…and this indeed seems to be what I was looking for – a price ratio (blue curve) that appears to oscillate around a mean (purple line). And I’ve also added the 1-, 2-, and 3-standard deviation lines just to get a feel for how far away from the mean the oscillations might go.

So, we appear to know the habits and patterns of this animal. Time to set a trap and lie in wait…

But this creature is dangerous and could eat us alive, so we have to be careful. We see that in 2006 the pair ratio often makes excursions 1 or 2 standard deviations above or below the mean. We could spring the trap then but we might end up making lots of trades for tiny profits, and the commissions could eat us alive too.

Examining the figure above, we do see one time when the ratio appeared to go almost 3 standard deviations from the mean. Therefore that will be our criteria for 2007. If we see an excursion +/- 3 standard deviations from the mean, we’ll enter a pair trade. And whenever the ratio returns to the mean, we’ll exit both positions.

And here’s what 2007 ended up looking like.

On July 10, the LOW/HD ratio fell 3 standard deviations below the mean, so we buy LOW long at $29.46 and sell HD short at $38.98.

And a little over a month later, on August 16, 2007, the ratio reverted to the mean so we exited both positions. This turned out to mean selling LOW at $26.42 and covering our HD short at $31.79.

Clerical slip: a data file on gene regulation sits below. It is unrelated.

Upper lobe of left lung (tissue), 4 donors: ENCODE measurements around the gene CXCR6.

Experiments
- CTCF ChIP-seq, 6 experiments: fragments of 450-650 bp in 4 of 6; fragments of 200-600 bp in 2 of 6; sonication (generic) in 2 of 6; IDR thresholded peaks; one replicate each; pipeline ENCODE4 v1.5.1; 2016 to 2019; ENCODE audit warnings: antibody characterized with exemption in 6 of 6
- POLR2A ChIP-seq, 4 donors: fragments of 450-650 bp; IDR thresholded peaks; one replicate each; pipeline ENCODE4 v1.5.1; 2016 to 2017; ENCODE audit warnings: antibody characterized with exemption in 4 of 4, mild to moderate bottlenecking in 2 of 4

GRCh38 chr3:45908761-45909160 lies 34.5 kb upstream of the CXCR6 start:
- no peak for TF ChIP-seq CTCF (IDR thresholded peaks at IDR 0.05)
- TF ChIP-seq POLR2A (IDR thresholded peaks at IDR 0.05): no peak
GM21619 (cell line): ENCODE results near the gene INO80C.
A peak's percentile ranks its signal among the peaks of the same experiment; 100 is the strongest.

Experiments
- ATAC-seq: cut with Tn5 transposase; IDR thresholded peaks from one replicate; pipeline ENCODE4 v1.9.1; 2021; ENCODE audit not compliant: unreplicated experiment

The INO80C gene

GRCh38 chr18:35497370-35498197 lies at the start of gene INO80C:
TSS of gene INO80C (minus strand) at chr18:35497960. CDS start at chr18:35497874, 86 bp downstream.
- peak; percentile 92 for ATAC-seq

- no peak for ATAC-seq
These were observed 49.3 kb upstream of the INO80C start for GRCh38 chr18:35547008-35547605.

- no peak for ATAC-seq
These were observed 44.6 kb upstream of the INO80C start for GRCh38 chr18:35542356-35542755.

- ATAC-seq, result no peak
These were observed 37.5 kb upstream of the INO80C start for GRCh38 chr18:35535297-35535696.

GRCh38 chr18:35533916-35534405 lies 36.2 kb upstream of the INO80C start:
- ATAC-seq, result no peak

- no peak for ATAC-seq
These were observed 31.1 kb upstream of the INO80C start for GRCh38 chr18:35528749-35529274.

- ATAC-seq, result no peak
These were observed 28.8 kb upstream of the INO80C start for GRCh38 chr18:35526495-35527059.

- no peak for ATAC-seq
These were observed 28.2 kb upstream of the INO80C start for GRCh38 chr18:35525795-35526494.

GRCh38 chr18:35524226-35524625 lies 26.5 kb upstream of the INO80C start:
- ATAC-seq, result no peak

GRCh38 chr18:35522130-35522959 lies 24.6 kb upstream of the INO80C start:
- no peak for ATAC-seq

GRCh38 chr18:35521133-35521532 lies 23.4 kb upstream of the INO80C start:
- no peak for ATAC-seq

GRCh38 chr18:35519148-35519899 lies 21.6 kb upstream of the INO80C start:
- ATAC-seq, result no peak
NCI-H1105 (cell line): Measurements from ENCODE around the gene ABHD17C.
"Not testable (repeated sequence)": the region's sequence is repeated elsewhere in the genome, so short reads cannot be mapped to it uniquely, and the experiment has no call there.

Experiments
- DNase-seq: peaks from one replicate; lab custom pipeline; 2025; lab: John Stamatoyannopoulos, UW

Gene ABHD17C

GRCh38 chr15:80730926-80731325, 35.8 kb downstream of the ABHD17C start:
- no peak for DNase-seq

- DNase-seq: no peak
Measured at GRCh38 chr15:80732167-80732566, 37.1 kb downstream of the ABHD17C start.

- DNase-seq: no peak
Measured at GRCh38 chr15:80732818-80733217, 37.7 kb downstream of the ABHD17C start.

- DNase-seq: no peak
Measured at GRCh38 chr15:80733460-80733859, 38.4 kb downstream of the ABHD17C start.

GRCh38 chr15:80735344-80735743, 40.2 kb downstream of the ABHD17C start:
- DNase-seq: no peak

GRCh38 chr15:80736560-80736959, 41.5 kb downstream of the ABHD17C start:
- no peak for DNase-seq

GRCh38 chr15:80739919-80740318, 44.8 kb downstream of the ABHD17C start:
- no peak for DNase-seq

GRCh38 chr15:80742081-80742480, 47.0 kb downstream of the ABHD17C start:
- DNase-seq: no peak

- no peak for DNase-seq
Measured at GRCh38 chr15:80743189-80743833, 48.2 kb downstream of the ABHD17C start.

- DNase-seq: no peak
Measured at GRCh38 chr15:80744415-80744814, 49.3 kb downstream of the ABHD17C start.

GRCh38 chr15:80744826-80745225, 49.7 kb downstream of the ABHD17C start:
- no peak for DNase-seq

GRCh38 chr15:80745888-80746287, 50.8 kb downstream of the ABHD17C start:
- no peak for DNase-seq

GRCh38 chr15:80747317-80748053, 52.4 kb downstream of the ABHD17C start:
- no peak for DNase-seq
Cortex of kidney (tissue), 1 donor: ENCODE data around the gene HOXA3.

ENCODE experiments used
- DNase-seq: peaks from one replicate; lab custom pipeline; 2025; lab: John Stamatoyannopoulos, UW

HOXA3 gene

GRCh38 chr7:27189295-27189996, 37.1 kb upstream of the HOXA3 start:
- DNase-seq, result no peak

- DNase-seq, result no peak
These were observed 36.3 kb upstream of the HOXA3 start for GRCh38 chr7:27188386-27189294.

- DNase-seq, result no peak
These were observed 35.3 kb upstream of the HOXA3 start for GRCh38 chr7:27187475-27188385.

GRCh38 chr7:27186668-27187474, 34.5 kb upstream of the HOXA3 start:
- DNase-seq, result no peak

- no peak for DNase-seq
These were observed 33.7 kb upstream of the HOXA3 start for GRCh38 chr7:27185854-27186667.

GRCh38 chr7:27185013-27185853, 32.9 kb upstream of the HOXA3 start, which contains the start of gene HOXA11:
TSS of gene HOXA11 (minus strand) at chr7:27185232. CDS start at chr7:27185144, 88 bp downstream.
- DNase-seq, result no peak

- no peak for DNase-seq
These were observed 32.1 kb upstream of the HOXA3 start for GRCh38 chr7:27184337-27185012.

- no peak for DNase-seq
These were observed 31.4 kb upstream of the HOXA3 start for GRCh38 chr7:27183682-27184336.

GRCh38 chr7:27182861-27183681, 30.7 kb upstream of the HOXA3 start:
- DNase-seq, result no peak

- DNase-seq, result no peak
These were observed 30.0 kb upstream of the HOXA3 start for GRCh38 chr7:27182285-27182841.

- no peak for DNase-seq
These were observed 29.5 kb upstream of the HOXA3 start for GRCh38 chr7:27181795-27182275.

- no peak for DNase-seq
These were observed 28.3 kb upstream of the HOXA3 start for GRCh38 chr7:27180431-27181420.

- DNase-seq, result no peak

So our long LOW position was a 10.3% loss but the short HD position was a 22.6% gain. Therefore our equal dollar positions averaged out to a 6.1% gain.

We’re now back in cash and ready to spring the trap again should a new opportunity arise.

And indeed it shortly does. On September 24, 2007 the ratio has now gone 3 standard deviations above the mean. So this time we end up doing the reverse as the previous time. We take a long position in HD at $33.02 and sell short LOW at $30.10.

And a little less than 2 months later, the ratio has once again reverted to the mean. On November 20, 2007 we sell our long HD position at $27.78 and cover our short LOW position at $22.25.

So we take a 15.9% loss on HD but get a 35.3% gain on LOW. This averages to a 9.7% gain.

And this is the last time we get to pounce in 2007. Thus our two pair trades compounded to a +16.5% annual return! Not bad, considering buy-and-hold would have given you a 27% loss in LOW and 31% loss in HD. (I told you their prices move together…) 🙂

And further, we were only committed to a pair trade about 3 months of the whole year. While we were waiting we could have kept our money in a low-volatility bond index fund (e.g. VFISX or VBMFX) to generate fixed income in the mean time. I haven’t run the exact dates but these returned 8% and 7% respectively if you’d held them for all of 2007. So maybe it isn’t unrealistic to assume that this would have pushed our +16.5% past the 20%+ return mark.

In balance, though this example used real historical data, it’s probably making pair trading look easier than it is. Some companies diverge and don’t mean revert. And should your mean and standard deviations be based on last year or multiple years? A fixed start and stop date or a moving average? Should you jump in at 2, 2.5, or 3 standard deviation excursions – and when do you exit (for both profit and for stop loss).

Backtest to derive your own optimized parameters and have fun.